Author Topic: Hop production in North Carolina  (Read 2283 times)

Offline mtnrockhopper

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Hop production in North Carolina
« on: January 10, 2013, 07:02:11 AM »
I came into work this morning (Department of Agriculture) and somebody had left this on my desk. I would have thought North Caronlina too far south for hop production, but...
 
http://southeastfarmpress.com/management/demand-interest-hops-soaring-north-carolina
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Offline hubie

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Re: Hop production in North Carolina
« Reply #1 on: January 10, 2013, 07:56:25 AM »
I will be interested to hear what varieties they grow successfully.  I'd like to try planting something that is more sunlight neutral because I have so much shade around my house.  My cascades yielded only about a dozen cones this year.  In practice I can probably only grow hops as ornamental plants.

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Re: Hop production in North Carolina
« Reply #2 on: January 10, 2013, 08:05:43 AM »
A friend had luck growing hops in Florence, SC.
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Offline ibru

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Re: Hop production in North Carolina
« Reply #3 on: January 10, 2013, 08:49:28 AM »
An old college buddy of mine living in the Twin Cities area asked me if I knew some growers or people to share information on growing hop for that area. Interest is popping up all over...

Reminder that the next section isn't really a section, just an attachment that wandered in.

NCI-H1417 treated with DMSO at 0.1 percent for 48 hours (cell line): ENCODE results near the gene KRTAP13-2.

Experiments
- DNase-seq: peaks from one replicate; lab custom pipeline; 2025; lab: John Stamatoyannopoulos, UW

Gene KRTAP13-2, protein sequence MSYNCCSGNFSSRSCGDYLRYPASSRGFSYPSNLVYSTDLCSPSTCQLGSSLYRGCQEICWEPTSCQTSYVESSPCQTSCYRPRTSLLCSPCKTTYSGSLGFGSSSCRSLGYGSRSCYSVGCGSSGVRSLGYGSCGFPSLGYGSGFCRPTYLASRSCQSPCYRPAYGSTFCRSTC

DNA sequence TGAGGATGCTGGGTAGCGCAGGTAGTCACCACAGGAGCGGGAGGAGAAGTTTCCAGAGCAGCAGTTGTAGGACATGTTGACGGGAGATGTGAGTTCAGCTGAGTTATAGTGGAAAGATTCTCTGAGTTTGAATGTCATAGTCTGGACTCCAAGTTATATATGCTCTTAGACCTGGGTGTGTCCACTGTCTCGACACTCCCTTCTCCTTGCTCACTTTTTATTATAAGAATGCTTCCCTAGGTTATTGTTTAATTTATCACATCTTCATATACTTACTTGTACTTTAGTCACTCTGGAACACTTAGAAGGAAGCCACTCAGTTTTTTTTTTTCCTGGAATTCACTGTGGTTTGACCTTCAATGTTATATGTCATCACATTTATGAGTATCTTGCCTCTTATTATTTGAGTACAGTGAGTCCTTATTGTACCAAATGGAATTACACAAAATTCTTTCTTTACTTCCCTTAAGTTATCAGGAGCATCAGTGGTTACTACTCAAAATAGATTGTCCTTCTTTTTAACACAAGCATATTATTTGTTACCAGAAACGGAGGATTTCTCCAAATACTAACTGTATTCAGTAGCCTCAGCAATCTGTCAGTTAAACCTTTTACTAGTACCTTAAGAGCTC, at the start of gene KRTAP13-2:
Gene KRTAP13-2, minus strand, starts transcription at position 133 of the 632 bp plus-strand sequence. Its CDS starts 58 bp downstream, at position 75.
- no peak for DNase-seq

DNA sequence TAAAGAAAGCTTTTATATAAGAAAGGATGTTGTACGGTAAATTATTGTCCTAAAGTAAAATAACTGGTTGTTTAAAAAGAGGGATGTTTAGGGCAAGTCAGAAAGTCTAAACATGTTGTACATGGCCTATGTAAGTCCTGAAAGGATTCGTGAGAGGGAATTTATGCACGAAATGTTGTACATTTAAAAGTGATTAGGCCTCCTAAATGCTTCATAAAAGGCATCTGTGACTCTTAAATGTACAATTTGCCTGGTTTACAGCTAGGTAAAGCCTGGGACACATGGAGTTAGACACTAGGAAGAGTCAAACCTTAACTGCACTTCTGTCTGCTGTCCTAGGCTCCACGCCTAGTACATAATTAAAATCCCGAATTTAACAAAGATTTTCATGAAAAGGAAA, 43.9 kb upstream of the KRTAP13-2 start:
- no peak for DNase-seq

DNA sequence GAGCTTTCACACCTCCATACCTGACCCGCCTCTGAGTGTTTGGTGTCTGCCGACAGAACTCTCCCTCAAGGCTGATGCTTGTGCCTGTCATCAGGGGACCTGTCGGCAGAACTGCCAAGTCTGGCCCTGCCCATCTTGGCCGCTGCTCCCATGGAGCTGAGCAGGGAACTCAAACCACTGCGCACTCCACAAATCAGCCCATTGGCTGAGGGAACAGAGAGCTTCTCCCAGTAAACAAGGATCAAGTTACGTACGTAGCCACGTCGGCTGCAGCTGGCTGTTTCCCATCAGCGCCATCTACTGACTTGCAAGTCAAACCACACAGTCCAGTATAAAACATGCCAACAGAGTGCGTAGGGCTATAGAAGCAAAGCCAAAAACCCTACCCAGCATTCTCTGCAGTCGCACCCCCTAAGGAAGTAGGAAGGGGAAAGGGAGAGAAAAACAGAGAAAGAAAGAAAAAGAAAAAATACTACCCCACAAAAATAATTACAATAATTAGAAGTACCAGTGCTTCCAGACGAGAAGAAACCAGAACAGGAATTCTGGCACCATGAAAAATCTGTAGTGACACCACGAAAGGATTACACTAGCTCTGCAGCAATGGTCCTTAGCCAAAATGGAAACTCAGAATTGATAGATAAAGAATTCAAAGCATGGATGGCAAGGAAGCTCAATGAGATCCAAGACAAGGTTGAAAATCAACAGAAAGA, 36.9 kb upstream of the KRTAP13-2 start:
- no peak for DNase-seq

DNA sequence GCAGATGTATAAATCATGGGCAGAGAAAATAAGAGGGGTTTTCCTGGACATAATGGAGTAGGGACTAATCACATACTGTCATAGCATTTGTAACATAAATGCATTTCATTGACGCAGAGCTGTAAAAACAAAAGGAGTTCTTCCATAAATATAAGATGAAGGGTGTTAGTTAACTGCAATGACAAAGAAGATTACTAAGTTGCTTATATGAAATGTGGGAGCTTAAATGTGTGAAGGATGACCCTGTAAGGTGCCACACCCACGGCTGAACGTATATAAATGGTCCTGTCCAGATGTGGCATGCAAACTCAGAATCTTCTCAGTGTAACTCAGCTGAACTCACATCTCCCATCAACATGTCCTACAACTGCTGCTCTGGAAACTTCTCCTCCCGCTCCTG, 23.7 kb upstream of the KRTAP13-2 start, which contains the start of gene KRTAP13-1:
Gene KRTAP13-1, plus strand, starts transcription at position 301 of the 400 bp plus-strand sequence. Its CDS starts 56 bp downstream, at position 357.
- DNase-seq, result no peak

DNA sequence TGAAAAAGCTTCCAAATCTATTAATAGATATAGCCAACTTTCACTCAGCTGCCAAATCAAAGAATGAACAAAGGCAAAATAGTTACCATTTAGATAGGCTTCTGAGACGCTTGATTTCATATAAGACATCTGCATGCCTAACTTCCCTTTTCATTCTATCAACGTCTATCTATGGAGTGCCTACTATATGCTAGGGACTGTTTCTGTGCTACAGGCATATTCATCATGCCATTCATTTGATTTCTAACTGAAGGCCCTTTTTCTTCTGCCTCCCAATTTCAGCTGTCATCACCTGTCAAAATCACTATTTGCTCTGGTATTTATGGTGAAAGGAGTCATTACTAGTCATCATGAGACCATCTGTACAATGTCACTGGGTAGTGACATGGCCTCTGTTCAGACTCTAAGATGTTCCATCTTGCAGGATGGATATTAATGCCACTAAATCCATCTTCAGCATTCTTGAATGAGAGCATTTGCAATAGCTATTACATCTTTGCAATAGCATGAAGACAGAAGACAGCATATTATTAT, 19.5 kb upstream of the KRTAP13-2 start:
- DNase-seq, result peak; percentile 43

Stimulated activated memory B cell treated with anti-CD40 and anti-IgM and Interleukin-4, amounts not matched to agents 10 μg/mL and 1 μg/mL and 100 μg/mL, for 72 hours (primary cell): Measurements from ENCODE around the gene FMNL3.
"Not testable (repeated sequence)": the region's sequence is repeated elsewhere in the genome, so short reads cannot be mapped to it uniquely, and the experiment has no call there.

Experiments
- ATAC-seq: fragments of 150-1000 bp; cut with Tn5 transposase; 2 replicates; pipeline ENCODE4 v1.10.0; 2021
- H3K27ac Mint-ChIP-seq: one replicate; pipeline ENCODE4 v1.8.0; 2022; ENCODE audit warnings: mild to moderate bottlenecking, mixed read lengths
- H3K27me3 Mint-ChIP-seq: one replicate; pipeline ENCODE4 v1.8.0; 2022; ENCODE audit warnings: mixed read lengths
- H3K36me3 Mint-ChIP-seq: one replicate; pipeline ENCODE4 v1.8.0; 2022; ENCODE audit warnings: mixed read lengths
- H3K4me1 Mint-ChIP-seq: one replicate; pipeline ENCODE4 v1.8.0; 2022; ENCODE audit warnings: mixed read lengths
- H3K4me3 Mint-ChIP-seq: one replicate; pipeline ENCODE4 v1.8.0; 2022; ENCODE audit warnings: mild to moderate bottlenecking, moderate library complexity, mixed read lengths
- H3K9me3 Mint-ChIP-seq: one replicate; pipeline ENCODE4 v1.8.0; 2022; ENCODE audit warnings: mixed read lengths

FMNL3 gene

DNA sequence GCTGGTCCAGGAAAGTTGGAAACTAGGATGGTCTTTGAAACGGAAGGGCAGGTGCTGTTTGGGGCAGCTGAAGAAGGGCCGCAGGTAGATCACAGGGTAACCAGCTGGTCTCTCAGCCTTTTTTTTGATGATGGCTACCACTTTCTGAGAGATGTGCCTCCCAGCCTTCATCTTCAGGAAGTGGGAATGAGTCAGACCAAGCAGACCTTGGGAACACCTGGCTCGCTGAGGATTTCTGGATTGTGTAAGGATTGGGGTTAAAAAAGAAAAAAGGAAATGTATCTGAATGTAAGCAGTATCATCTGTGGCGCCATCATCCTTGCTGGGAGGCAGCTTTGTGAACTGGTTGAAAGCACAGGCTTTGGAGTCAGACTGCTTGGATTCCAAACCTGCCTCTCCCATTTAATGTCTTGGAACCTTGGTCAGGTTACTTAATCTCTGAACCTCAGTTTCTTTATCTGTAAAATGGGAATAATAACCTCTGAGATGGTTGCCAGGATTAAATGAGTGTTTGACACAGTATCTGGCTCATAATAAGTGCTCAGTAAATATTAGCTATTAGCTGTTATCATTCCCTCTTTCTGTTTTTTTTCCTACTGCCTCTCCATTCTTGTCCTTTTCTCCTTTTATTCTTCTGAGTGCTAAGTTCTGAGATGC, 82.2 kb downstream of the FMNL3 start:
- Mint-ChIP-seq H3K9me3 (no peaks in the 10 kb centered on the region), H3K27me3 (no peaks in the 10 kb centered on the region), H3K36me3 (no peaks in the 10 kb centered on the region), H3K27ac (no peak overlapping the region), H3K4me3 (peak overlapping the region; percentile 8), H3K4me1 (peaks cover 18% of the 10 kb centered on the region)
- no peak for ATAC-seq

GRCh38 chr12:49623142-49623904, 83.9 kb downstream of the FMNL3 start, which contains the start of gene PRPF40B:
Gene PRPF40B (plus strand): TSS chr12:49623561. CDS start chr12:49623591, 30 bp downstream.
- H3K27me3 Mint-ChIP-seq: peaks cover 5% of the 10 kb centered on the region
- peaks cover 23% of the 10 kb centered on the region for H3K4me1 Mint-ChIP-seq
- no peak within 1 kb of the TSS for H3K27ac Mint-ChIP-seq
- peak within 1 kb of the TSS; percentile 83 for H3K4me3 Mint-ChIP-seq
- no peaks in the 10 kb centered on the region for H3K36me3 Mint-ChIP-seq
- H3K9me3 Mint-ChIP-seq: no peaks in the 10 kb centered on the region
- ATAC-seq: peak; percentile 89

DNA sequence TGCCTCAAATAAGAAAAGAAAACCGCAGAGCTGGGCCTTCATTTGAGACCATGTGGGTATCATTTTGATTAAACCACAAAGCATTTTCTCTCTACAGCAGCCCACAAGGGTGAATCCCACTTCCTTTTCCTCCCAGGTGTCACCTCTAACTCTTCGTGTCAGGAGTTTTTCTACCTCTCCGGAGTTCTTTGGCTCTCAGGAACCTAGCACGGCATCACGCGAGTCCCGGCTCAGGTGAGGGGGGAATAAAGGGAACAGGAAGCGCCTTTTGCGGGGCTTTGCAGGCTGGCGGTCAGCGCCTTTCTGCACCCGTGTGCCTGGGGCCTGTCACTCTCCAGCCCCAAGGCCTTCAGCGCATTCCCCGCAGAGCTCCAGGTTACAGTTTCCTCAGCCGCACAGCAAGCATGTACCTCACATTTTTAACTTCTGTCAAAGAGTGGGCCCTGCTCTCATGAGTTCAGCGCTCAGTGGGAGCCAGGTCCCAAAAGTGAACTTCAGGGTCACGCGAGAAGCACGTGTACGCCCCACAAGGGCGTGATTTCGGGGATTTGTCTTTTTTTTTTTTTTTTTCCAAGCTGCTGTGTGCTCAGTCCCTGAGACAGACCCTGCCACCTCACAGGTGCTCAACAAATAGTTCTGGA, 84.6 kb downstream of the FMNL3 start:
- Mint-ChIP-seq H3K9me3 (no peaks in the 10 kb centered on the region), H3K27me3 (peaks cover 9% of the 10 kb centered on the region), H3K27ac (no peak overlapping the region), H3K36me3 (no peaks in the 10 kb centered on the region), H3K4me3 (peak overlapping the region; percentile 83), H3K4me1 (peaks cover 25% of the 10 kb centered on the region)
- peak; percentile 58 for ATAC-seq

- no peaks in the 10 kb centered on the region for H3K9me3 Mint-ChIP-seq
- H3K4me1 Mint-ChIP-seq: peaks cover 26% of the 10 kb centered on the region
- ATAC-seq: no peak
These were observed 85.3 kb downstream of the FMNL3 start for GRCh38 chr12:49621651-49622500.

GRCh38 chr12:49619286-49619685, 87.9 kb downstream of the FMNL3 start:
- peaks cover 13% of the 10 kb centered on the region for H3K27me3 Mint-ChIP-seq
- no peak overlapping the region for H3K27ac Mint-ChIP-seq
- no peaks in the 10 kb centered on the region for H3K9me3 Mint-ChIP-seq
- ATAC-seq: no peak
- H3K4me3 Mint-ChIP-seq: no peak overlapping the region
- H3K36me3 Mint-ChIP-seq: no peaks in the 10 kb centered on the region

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Re: Hop production in North Carolina
« Reply #4 on: January 10, 2013, 06:28:26 PM »
You'd be surprised. I have had great luck with Cascade here in Los Angeles, 34 degrees North. My first year I harvested about 12 oz. off one plant, and last year it yielded about 2 pounds. The other varieties I have tried were failures, so this year i am going to do maybe 5 Casacde plants, with one being my 2 year old plant.
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Offline nateo

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Re: Hop production in North Carolina
« Reply #5 on: January 11, 2013, 09:08:02 AM »
There was a time brewers hated hops from the PNW. So, even if NC's hops don't taste right today, they might be in vogue in 10-20 years. Which is a long time to wait, if you're a hop farmer.